Johannesburg is known as the "City of Gold" among illegal workers in the nearby city of Zulu. Amid the strikes and employment in the South African nation, there has been a surge of illegal mining activity that has put lawful mining operators at risk.
The South African government estimated that there are about 8,000 illegal miners on the surface and 6,000 underground, which is equal to about 10 percent of the legal employees in the industry.
Kenny Mashiane, 34, is one illegal miner who works in the South African mines. He said in a productive week with a rich seam of gold ore, he can make as much as 3,000 rand (about 311 Canadian dollars). Mashiane said he used to mine platinum for Lonmin Plc (LMI), the world's third-biggest producer of the metal. Currently, Goliath Gold Mining (GGM) Ltd. owns prospecting rights to the land where Mashiane mines.
Due to unemployment, poverty and large numbers of illegal immigrants, there has been a jump in unlawful mining, said Chamber of Mines, which represents producers including AngloGold Ashanti Ltd. (ANG),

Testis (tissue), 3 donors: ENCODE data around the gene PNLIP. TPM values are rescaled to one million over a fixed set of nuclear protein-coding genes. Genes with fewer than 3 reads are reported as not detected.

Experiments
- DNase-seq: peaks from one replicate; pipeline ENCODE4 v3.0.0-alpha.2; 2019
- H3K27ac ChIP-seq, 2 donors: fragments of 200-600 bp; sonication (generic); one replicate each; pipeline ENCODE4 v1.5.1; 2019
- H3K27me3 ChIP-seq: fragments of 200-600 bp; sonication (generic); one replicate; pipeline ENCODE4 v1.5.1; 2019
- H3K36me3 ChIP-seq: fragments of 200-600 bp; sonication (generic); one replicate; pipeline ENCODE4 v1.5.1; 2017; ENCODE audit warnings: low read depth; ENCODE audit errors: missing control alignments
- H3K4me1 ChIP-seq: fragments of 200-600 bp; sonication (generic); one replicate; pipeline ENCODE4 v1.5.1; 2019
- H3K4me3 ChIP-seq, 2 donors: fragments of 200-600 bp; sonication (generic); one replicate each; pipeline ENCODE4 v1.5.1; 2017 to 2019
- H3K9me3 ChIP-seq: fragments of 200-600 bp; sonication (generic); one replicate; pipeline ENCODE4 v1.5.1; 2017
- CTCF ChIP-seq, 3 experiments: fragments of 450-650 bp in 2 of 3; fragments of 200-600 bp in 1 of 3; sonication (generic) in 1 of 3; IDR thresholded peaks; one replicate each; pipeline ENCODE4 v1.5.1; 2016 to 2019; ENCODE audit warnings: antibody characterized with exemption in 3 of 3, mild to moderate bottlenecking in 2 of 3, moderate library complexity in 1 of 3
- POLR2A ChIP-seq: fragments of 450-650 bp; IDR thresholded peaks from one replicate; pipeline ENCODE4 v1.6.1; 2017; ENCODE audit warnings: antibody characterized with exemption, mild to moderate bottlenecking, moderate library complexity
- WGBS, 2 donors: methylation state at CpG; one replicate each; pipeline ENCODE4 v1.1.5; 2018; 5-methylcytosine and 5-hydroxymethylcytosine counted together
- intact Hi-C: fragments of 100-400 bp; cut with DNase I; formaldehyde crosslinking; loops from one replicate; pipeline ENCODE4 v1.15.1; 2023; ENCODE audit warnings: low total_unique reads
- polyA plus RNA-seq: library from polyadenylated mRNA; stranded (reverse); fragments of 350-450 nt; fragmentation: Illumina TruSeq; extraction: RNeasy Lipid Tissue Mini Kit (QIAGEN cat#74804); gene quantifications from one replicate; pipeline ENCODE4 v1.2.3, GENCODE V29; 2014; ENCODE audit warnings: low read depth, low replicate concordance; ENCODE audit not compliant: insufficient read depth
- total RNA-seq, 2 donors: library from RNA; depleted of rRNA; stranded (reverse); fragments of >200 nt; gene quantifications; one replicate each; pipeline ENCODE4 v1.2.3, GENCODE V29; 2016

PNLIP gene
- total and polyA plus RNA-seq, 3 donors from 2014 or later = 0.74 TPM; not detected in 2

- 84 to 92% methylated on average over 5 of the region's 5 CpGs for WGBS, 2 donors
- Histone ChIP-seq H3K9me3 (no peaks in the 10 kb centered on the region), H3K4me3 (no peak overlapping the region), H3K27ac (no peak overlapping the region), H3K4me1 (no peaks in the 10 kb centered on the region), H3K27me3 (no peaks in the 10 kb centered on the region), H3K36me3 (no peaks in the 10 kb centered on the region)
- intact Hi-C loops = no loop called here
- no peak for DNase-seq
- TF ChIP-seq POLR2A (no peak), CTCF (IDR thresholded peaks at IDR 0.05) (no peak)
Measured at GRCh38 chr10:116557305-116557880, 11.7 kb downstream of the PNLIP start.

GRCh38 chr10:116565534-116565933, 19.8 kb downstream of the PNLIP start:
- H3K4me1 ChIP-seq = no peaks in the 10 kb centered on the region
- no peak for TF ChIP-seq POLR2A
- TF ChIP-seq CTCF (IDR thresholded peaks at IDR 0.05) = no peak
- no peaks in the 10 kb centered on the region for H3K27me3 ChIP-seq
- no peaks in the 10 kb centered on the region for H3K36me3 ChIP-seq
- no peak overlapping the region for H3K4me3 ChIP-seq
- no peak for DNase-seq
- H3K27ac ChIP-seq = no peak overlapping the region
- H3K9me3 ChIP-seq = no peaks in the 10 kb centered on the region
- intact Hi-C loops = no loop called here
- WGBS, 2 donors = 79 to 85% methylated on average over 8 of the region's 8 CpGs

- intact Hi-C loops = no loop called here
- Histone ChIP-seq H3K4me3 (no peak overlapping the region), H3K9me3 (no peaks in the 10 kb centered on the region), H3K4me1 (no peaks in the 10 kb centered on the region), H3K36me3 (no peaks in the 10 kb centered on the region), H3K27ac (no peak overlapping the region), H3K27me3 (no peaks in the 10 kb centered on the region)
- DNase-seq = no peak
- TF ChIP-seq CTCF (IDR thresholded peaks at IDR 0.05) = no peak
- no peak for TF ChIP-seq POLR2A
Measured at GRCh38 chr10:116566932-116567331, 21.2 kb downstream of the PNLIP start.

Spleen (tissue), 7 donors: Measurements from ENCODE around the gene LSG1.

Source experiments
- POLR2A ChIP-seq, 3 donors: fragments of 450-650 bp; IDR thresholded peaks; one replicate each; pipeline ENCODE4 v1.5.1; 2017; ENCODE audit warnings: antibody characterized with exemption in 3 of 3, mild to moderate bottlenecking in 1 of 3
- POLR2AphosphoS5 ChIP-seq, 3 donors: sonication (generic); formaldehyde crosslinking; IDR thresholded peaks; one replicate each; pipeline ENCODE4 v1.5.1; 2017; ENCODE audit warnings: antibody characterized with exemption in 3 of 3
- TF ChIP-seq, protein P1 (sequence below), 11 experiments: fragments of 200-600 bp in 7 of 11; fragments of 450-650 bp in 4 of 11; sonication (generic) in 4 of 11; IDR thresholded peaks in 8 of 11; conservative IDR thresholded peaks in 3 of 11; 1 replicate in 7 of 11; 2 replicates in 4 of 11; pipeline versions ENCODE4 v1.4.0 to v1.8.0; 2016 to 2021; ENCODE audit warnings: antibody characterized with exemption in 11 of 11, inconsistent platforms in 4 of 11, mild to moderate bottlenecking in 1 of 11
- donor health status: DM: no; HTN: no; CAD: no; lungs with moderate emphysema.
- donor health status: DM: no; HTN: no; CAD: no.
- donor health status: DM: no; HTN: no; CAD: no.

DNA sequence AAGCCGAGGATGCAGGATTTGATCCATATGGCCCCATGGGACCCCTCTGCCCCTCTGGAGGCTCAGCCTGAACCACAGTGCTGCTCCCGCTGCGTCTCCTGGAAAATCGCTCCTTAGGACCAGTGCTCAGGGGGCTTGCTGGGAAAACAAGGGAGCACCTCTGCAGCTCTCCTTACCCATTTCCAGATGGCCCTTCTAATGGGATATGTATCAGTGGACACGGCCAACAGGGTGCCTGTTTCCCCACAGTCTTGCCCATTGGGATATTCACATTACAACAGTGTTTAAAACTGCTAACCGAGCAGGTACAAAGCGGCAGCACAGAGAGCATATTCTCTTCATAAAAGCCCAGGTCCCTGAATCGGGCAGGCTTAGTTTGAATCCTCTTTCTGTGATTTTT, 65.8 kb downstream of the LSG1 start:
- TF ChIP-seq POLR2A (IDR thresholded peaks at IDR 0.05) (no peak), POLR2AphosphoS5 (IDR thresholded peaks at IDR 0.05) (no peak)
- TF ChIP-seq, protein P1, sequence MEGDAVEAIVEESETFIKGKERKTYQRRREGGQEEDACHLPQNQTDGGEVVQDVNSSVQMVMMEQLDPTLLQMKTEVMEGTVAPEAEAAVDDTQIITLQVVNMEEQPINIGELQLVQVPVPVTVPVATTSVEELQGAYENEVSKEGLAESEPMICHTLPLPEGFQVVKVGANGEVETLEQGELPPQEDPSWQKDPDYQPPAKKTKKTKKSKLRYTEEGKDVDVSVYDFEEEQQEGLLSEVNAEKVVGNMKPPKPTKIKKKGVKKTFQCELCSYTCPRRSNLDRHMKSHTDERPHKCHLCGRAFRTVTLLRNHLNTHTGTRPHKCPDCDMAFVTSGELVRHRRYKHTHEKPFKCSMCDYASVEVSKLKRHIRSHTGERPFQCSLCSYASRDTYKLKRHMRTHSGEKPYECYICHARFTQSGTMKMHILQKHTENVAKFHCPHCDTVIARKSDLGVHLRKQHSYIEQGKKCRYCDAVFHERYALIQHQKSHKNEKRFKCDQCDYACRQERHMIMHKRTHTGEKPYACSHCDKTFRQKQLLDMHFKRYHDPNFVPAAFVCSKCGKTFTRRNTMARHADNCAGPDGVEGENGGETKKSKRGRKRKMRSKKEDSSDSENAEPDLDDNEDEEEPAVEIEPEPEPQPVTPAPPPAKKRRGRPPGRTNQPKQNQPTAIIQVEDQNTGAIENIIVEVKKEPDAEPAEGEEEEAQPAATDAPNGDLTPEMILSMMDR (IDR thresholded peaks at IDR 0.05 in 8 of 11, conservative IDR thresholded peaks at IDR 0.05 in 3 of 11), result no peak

Legal operators have fallen victim to the zama-zamas, or hustlers, who live and work in subterranean tunnels filled with robbery and other crimes, according to local police. Zama-zamas have been known to steal equipment and recruit fired laborers. More than 100 people have been sentenced this year for illegal mining, marking a rise in convictions. Not only do these hustlers put legal mining operations at risk, they also jeopardize the safety of the people living in neighboring towns.
"While we've certainly seen reports of illegal mining activities, the careful securing of entrances to our operational sites has thus far worked for us," David Noko, AngloGold's executive vice president for sustainability, told Bloomberg.
As a result of the illicit activity, legal mining companies are upping their security both along the perimeter and inside shafts. South African mines don't need any further disruption, making equipment maintenance software and remote equipment monitoring - which prevents unwanted downtime - a must.